If climbing up the corporate ladder is your career mantra, then it might be good to start cleaning up that resume of yours.
Michelle Layanto, founder of ProLed, suggested job hopping as a method to earn "a lot of money fast".
According to employment website Indeed, job hopping is the practice of changing jobs within a short period of time.
In a TikTok video posted on Tuesday (Nov 28), Michelle explained why job hopping can be beneficial to young adults and shared a few other tips for fresh graduates entering the working world.
If you’re a fresh graduate, about to graduate or job hunting. This is for you!!!! 👀♬ original sound - Mich | Tech Girly
Once you're sorted on switching jobs frequently, the question becomes "when do I start thinking of getting a new job?"
For Michelle, the red flags include feeling bored at work or if you're getting "in the rhythm of things".
Being the founder of a company, the 25-year-old understands how this piece of advice can come across as controversial.
While the common path for young adults is to take on a full-time job after completing school, Michelle provides a reminder that this is not the only "key to success".
She added: "You can already get ahead with your career without a full-time job."
When speaking with AsiaOne, Michelle pointed out the instabilities of the job market and that a full-time job isn't the "security blanket" many perceive it to be.
One's career path is neither linear nor predictable, which is why she advocates for standing out from the crowd.
Ever wanted to pursue a passion project? What better way to start than right after completing your studies?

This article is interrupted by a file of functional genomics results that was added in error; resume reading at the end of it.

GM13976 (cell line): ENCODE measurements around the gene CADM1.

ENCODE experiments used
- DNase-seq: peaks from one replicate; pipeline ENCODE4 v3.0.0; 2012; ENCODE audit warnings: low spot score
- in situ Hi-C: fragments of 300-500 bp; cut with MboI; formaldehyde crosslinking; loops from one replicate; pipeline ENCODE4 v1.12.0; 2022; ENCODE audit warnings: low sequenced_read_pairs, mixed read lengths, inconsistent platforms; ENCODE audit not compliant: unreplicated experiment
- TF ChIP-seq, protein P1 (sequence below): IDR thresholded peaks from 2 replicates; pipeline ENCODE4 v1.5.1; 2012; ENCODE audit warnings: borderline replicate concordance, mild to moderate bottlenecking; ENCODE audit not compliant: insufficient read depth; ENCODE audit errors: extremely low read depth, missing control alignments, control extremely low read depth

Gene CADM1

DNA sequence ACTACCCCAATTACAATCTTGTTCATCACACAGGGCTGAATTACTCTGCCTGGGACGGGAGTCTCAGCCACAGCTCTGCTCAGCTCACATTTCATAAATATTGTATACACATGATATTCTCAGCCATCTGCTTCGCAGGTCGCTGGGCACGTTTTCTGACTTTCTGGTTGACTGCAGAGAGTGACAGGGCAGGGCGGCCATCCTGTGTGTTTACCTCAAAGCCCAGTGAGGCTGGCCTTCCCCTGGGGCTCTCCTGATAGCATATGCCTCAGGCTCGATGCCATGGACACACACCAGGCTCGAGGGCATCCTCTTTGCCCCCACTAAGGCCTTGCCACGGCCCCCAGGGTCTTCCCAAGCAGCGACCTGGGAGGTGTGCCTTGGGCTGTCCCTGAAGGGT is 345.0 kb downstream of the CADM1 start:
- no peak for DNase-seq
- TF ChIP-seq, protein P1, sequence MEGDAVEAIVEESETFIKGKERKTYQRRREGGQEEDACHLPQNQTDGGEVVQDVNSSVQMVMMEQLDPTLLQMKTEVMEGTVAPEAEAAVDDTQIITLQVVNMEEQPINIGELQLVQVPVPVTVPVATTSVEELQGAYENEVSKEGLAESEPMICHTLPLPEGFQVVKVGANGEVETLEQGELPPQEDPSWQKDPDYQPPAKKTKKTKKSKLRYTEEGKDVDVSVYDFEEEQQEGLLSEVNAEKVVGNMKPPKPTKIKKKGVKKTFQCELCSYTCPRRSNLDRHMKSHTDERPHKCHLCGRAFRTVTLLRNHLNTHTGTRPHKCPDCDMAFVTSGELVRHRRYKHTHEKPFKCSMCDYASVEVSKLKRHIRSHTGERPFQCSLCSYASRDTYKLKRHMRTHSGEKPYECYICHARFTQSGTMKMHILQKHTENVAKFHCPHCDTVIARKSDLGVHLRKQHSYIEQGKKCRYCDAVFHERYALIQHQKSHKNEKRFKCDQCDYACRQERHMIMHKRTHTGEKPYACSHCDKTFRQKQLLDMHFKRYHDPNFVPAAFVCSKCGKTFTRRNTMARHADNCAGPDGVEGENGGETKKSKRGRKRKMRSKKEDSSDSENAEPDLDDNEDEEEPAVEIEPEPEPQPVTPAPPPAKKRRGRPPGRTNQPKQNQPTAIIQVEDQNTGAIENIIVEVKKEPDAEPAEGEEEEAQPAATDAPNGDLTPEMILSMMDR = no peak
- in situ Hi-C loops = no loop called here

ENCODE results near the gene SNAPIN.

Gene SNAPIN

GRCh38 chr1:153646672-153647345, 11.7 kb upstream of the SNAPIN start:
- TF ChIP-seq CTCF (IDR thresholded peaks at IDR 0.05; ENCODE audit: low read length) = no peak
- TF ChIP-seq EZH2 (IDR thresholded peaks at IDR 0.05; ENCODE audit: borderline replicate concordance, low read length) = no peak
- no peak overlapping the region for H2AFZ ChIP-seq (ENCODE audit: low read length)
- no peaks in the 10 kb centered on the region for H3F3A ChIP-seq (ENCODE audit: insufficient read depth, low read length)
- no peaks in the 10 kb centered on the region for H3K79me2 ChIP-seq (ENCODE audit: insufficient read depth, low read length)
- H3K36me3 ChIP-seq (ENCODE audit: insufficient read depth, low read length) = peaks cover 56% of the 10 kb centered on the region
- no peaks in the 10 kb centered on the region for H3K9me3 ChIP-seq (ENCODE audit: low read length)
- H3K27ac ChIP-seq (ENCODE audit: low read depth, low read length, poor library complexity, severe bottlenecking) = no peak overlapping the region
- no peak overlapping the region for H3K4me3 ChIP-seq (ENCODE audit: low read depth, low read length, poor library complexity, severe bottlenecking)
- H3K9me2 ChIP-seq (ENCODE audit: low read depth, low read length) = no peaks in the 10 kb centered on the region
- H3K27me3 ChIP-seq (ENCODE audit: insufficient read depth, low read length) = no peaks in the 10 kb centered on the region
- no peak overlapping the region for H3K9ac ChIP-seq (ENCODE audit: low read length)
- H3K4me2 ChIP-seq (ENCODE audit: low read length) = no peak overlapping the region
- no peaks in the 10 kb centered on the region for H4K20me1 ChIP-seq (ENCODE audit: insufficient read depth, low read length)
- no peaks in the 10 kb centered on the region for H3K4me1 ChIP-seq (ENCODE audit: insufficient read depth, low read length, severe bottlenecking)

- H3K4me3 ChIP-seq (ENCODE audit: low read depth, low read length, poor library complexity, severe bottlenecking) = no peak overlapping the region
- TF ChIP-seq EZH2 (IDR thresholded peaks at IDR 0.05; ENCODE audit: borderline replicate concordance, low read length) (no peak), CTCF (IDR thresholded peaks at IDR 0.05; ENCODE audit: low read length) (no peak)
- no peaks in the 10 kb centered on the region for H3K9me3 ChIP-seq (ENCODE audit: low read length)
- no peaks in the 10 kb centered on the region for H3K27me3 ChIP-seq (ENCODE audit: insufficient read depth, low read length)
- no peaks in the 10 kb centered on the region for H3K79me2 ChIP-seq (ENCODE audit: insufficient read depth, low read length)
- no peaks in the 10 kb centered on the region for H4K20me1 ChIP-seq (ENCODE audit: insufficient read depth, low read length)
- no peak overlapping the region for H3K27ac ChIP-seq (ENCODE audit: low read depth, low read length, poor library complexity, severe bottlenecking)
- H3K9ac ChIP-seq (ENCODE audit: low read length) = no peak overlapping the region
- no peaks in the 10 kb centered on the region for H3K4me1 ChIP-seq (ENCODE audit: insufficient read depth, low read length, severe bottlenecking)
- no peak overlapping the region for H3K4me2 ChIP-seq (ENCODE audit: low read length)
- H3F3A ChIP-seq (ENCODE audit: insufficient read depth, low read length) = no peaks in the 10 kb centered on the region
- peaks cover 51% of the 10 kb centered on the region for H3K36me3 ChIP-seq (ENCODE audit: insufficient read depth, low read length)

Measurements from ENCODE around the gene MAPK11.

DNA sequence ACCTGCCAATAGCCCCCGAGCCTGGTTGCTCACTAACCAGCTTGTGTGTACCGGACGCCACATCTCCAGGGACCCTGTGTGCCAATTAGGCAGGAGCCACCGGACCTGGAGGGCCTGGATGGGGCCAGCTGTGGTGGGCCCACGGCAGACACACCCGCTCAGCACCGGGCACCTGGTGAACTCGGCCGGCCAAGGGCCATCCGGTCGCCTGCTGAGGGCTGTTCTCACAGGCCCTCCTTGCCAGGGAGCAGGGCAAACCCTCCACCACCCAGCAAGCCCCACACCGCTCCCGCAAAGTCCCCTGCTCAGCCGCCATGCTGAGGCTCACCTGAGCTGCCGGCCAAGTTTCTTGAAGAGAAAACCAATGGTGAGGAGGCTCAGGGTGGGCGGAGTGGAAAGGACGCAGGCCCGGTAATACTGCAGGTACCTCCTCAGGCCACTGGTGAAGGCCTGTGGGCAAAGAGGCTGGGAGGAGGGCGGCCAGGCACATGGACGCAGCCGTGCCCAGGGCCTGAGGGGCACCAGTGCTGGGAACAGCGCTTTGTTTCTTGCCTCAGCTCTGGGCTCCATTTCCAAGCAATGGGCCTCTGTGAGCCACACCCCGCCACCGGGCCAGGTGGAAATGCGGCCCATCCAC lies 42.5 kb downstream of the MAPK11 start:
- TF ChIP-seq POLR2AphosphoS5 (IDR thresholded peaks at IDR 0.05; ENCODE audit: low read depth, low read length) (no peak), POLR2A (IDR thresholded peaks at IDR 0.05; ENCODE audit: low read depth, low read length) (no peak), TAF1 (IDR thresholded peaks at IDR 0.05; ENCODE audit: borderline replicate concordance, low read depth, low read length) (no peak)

Passion projects can be a great way to incorporate and build entrepreneurship and business-ownership skills.
These skills are hard to come by, especially at a full-time job as an entry-level employee, Michelle said.
To those who've recently secured a full-time job, Michelle's advice is to quickly schedule one-on-ones with employees within the company who are relevant to your position.
Yes, that includes the big-shot bosses you might be too scared to make eye contact with.
The reason behind having these one-on-ones is to start getting your name out in the company, or setting the tone, as Michelle puts it.
Come prepared, though.
Melissa suggested bringing along a set of questions and think of the conversation as something of a game.
"You need to know their strategy, you need to know how your opponent thinks."
And if things don't always go to plan, that's fine too.
"It's okay to fail or realise something isn't right for you, and move on to the next opportunity," Michelle told AsiaOne.
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